Space -- An Introduction

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Space -- An Introduction

3-Day Course

Summary

This three day course serves well as both an introductory course and as a refresher course. It appeals to those new to the field as well as specialists that want a broader look at the fundamentals of contemporary space system design and application. Topics include: (1) an introduction to the fundamentals of space sciences and engineering, including cosmology, the near-Earth and space environments, orbital mechanics and propulsion; (2) descriptions of basic space system applications (communications, remote sensing, navigation), how they have evolved, and some of the fundamental engineering characteristics involved in each; and (3) an introduction to space system and mission design including discussions of spacecraft subsystems, launch systems, ground systems and operations, and the mission design (systems engineering) process. Throughout the course, descriptive examples of notable systems, both historic and current, are used to illuminate each topic. The instruction material places emphasis on identifying the important basic concepts and illuminating their influ¬ence on the design of current and future space missions. The course also stresses the ways in which space systems influence the many aspects of our daily lives.

  1. History of Spaceflight. Manned Spaceflight and Unmanned Spaceflight.

  2. Space Environment. Cosmology, Solar Radiation, Electromagnetic Radiation, Particle Radiation, Radiation Belts, the Ionosphere, the Atmosphere, Spacecraft Effects, Man in Space

  3. Orbital Mechanics. Orbital elements and properties. Mission driven design principles. Orbit establishment, maintenance and transfer.

  4. Propulsion and Launch Systems. First principles, staging, launch timing, launch pad location, launch vehicle options.

  5. Satellite Communications. Communications theory, antenna theory, power budget, modulation, digital communications and communi¬cation satellites.

  6. Remote Sensing. Remote sensing principles, spatial performance, spectral or radiometric performance, temporal performance and revisit time, and remote sensing satellites.

  7. Satellite Navigation. Position determination using Doppler techniques, pulse ranging and phase difference positioning, and navigation satellites.

  8. Space Systems. Payload and mission specific systems. Instrument types and systems. Spacecraft bus: power, attitude refer¬ence and control, data handling, etc.

  9. Ground Support Systems. Launch, tracking and data collection and handling.

  10. Mission Design. The design process: systems engineering, system life cycle, system acquisition. Payload and mission design.

  11. Pacing Technologies and Future Design Trends. Payload design trends: communication, remote sensing and navigation. System design trends: power, large structures, launch systems. Manned spaceflight.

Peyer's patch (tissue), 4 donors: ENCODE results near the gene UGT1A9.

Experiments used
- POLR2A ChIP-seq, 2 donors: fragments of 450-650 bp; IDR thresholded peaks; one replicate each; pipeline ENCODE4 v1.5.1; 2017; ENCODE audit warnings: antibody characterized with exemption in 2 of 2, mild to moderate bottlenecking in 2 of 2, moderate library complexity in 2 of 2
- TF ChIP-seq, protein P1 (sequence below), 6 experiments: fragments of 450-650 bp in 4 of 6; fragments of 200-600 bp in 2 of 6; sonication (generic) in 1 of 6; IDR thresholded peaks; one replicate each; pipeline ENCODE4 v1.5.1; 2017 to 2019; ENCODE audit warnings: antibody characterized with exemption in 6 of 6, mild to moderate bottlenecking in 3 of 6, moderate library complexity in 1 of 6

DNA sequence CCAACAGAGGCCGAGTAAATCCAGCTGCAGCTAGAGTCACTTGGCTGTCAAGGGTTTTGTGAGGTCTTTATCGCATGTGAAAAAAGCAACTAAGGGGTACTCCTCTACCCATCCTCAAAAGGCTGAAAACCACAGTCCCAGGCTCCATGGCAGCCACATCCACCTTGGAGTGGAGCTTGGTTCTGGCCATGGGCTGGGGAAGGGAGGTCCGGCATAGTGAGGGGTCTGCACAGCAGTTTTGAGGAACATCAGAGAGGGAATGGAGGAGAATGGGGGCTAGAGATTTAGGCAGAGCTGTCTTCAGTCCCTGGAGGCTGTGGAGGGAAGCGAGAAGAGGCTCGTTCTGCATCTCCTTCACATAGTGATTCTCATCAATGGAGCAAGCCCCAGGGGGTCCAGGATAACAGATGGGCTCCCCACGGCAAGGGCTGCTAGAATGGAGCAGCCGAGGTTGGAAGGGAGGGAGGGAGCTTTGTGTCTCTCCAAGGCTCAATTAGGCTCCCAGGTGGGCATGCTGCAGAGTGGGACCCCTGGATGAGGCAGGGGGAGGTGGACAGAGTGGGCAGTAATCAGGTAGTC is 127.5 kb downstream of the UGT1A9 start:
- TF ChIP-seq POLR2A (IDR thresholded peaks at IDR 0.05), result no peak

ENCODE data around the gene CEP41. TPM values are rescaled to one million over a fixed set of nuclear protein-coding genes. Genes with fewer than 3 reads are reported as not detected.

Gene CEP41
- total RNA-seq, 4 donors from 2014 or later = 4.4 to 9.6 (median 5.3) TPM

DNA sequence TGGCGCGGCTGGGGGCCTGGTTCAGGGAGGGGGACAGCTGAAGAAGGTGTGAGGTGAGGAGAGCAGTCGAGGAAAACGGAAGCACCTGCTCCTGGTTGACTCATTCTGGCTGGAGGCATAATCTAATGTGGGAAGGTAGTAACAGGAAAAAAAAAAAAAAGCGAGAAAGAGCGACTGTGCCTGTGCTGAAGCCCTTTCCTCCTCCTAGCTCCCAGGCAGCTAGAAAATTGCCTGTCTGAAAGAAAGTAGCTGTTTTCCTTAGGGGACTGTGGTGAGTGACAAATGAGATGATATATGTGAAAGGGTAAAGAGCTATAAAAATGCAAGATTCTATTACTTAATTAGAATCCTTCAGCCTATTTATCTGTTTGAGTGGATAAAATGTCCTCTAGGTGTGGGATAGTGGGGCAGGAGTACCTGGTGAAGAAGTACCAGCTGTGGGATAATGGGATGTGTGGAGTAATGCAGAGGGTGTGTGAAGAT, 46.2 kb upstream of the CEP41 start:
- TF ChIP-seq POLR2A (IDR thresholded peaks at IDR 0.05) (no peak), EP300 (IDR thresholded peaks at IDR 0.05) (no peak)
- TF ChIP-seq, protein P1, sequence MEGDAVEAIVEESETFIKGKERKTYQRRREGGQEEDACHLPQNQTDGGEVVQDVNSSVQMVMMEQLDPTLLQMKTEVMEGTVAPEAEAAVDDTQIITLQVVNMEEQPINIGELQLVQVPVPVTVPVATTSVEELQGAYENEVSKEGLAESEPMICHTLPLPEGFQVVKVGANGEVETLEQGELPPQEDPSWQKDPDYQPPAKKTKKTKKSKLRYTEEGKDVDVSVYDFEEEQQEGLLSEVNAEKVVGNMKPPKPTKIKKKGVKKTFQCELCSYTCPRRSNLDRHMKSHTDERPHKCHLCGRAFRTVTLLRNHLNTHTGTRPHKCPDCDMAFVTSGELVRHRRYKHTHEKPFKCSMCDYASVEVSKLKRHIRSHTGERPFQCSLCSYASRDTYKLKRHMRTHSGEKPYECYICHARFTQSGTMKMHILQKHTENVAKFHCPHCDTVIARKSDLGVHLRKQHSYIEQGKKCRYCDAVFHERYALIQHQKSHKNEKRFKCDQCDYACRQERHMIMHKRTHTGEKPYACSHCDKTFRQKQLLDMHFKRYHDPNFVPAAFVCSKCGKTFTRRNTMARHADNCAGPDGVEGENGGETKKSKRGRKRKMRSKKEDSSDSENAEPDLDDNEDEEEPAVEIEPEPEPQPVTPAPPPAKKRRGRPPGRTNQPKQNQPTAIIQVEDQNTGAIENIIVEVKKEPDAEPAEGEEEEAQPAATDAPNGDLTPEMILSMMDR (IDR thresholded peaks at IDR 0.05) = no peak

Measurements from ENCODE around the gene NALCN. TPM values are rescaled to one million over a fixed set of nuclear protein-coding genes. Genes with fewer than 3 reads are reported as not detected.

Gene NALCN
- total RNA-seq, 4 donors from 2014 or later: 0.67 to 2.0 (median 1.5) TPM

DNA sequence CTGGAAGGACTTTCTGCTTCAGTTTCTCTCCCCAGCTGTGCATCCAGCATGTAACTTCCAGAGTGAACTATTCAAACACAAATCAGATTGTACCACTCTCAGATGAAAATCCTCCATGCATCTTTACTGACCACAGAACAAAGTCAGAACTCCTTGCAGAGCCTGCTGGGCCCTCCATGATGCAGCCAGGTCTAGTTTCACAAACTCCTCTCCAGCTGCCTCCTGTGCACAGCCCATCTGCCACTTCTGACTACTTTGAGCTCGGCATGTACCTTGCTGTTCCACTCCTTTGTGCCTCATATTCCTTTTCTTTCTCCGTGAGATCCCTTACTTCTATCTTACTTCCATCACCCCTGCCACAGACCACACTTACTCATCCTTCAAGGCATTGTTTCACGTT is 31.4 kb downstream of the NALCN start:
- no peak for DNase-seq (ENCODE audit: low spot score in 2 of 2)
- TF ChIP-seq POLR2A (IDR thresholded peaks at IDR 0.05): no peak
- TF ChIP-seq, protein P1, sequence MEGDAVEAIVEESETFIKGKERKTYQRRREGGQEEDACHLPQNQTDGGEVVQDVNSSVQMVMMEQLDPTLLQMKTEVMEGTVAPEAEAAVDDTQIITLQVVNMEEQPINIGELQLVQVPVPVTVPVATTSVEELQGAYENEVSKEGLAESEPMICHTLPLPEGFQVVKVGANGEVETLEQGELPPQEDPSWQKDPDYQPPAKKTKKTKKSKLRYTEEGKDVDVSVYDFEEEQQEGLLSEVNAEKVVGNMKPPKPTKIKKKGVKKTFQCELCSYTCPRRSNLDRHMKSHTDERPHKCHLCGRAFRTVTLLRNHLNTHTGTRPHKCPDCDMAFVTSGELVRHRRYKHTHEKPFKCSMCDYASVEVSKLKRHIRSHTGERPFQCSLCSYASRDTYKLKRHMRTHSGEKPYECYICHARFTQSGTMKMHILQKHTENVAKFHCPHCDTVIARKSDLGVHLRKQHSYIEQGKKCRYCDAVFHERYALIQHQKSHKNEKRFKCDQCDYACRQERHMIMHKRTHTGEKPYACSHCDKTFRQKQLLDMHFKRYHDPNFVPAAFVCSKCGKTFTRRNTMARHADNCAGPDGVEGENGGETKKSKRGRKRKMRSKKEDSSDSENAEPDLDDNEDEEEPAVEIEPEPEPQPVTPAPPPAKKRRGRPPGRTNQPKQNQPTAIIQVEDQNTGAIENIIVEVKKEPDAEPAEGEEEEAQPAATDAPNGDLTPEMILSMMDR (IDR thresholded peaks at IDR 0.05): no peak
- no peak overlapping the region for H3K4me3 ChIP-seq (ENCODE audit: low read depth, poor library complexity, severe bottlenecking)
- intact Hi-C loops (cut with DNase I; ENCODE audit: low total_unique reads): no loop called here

Who Should Attend:

This course is not on the current schedule of open enrollment courses. If you are interested in attending this or another course as open enrollment, please contact us at (410) 956-8805 or at ati@aticourses.com and indicate the course name and number of students who wish to participate. ATI typically schedules open enrollment courses with a lead time of 3-5 months. Group courses can be presented at your facility at any time. For on-site pricing, request an on-site quote. You may also call us at (410) 956-8805 or email us at ati@aticourses.com.

Tuition for this three-day course is $1990 per person at one of our scheduled public courses. Onsite pricing is available. Please call us at 410-956-8805 or send an email to ati@aticourses.com.

Register Now Without Obligation.

Instructor

Bruce A. Campbell, PhD

Bruce A. Campbell, PhD is an Aerospace Engineering graduate of the U.S. Naval Academy, and flew carrier-based jet aircraft before earning a Masters Degree in Electrical Engineering/Space Systems Engineering from the Naval Postgraduate School. He returned to the Naval Academy in 1985 and helped establish a Space Track of classes there. In the process, he co-authored the text "Introduction to Space Sciences and Spacecraft Applications” which is the basis for this course. Bruce joined NASA's Goddard Space Flight Center in 1989 where he has conducted systems engineering and management for several space projects, including as Project Manager for the TIMED mission. His last position was as Manager of Goddard’s design center, overseeing the concept development of future NASA instruments and missions. During this time he also completed work toward a Doctorate in Mechanical and Aerospace Engineering from the George Washington University.


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